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strategy human resource- MNC

strategy human resource- MNC

the case study is about POG company which is MNC and global enterprise. you wouldclassify the Group’s: organizational structure orientation to national culture, and staffing arrangements. 4. To what extent are the HR issues identified in POG Azerbaijan explained by a gap between Group’s rhetoric and the locals’ reality? 5. What steps would you recommend to secure and develop the effective contribution of the company’s human resources towards achieving POG Azerbaijan’s long-term success?

A global enterprise operating in a host country – HR strategy in practice?
Premium Oil and Gas (POG) is the Dutch holding company of one of the world’s largest petroleum and gas groups. The organisation employs over 80,000 staff in 80 countries and is best known to the general public through its 25,000 service stations.
POG’s main activities are the exploration and production of crude oil and natural gas, together with the marketing, supply and transportation of these products. The company earns revenues of around £100 billion per annum based on its daily production of two million barrels of crude oil and eight billion cubic feet of natural gas, plus daily sales of six million barrels of refined products.
Over 90 per cent of POG’s executives are Dutch nationals, of whom five per cent are women. This concentration can be explained by the company’s Dutch origins and its consequent patterns of recruitment. Recently, however, POG’s Chief Executive Officer, Ruud van der Zende, has pronounced that for the company to achieve its aspiration of being a ‘truly great global company’ it must work towards building a top management team that is visibly diverse. It should also continue to strive towards being ‘genuinely meritocratic’ at every level, attracting and retaining talent across the globe regardless of background, gender, nationality or sexual orientation. POG’s stated intention is to respect different cultures and the dignity of individuals in all countries.
The company also aspires, says van der Zende, to be a ‘modern, global learning organisation’. This will, he claims, enable success to be spread right across the company. The aim is to run a company that is responsive and flexible and that is distinguished by core values and objectives that are embedded everywhere.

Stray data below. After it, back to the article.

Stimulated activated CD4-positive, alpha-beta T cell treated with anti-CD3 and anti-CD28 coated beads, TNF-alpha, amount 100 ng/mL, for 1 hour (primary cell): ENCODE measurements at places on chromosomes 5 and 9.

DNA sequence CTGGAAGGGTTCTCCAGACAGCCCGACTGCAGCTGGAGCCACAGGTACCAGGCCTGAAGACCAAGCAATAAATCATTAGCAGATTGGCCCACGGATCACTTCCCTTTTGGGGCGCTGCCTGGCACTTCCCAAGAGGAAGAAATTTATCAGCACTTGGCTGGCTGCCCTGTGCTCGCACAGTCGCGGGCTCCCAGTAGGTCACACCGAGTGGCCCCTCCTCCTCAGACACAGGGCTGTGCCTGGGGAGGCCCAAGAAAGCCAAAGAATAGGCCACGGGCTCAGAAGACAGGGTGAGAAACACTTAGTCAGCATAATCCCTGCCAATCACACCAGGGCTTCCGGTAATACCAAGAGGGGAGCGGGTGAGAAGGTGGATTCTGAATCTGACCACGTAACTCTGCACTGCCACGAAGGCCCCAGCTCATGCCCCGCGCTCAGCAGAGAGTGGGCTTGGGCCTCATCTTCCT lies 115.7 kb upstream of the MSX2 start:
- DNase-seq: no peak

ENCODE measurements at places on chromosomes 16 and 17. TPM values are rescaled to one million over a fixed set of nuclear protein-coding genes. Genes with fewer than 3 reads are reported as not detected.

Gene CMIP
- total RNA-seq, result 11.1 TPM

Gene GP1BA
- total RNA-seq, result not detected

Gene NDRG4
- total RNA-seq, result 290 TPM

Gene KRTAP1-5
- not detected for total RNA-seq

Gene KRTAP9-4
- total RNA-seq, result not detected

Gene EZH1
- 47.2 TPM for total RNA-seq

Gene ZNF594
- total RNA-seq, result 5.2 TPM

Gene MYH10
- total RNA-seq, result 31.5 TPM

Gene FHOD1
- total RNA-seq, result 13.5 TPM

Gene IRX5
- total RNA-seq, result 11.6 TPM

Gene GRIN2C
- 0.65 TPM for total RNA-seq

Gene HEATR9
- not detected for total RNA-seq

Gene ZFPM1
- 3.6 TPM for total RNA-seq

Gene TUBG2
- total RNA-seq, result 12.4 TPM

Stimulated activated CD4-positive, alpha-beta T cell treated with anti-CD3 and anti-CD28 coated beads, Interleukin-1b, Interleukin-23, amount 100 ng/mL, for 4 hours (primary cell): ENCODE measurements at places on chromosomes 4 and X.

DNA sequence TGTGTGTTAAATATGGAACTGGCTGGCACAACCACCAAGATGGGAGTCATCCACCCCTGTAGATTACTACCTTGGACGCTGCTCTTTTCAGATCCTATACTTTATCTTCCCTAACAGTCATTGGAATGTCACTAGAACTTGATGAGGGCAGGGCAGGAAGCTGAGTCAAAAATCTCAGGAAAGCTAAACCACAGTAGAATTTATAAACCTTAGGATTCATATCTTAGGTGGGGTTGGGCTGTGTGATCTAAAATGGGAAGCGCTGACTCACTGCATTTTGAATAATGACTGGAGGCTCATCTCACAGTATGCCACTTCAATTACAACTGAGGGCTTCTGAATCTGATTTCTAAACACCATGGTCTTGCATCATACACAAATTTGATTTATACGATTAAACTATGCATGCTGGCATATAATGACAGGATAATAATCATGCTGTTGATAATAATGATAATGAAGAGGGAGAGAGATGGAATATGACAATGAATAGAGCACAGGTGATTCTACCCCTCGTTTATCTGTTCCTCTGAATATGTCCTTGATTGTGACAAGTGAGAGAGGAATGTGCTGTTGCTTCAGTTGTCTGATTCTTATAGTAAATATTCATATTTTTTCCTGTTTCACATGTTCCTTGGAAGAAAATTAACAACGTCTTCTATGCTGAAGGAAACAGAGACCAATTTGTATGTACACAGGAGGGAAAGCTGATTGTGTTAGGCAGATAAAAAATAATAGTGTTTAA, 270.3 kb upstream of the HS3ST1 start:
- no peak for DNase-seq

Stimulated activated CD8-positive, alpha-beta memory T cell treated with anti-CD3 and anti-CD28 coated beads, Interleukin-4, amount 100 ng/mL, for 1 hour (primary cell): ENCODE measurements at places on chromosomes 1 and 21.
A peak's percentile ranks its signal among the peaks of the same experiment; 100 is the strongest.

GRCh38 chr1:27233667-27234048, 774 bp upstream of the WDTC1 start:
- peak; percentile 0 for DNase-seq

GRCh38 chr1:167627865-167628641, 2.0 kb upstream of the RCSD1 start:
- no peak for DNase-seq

This vision represents quite a challenge for a giant of a company that seeks to connect its central (group) headquarters with more than 120 decentralised business units. Business unit leaders are ‘encouraged’ to operate in many ways as if they are running their own separate business, but they are also ‘required to comply with group policies and are absolutely accountable for the achievement of annual performance targets, which are subject to regular monitoring’. The rationale behind this management structure is its professed ability to ‘facilitate rapid responses to new situations without the need for constant referrals to headquarters’.
One such business unit is POG Azerbaijan, enticed by the oil and gas reserves of the Caspian Sea, which are comparable to those in the USA and the North Sea. POG has been involved in offshore exploration in Azerbaijan for ten years, but has only recently begun actual production, delayed by political uncertainty and complex government relations. The development of offshore platforms and export pipelines represents for POG a £10 billion investment, which is critical to its long-term future.
The CEO of POG Azerbaijan is an experienced Dutch expatriate, Edwin de Boer. He heads up a company of almost a thousand employees, of whom 40 per cent are Azerbaijani nationals. However, over the next five years the workforce is set to double and de Boer has targeted to increase the local workforce to 90 per cent of the total. Privately, though, he thinks this is unrealistic. Recruiting qualified engineers (mechanical, electrical, production, instrument) and geosciences specialists will present particular difficulties, even though the company has an annual recruitment programme for graduates and trainees every spring. Other areas for active recruitment include drilling, commercial, health, safety and environment, public relations and human resources.
Interviewed recently for the company magazine, de Boer explained how one option for POG Azerbaijan would have been to rely on experienced expatriates to do the whole job, but that was not POG’s way. His focus, he said, was on the recruitment of nationals, who could be developed so that they can ultimately manage the operation. Right now, 40 Azeri employees were undergoing technical training at POG’s development centre in the Netherlands. For one thing, he continued, it costs considerably more to bring expatriates to Azerbaijan and it was important to employ those who understand the local environment, who know how to get things done. This fitted in with the company’s belief in recruiting the best-possible staff to plan, build and operate the platforms and pipelines. A constant concern, however, was that Azeri standards were currently well below international standards on health and safety.
Recruitment and selection is a key function in a meritocratic company committed to employing the ‘best of Azerbaijan’s well-educated workforce’. Unfortunately, expatriate and local managers are known to ‘turn a blind eye’ to the nepotism and networking that secures employment. In order to combat such possibilities Group HR has instituted its assessment centre process for the Azerbaijani operation, including the use of standardised psychometric testing, designed to ensure consistency of selection worldwide.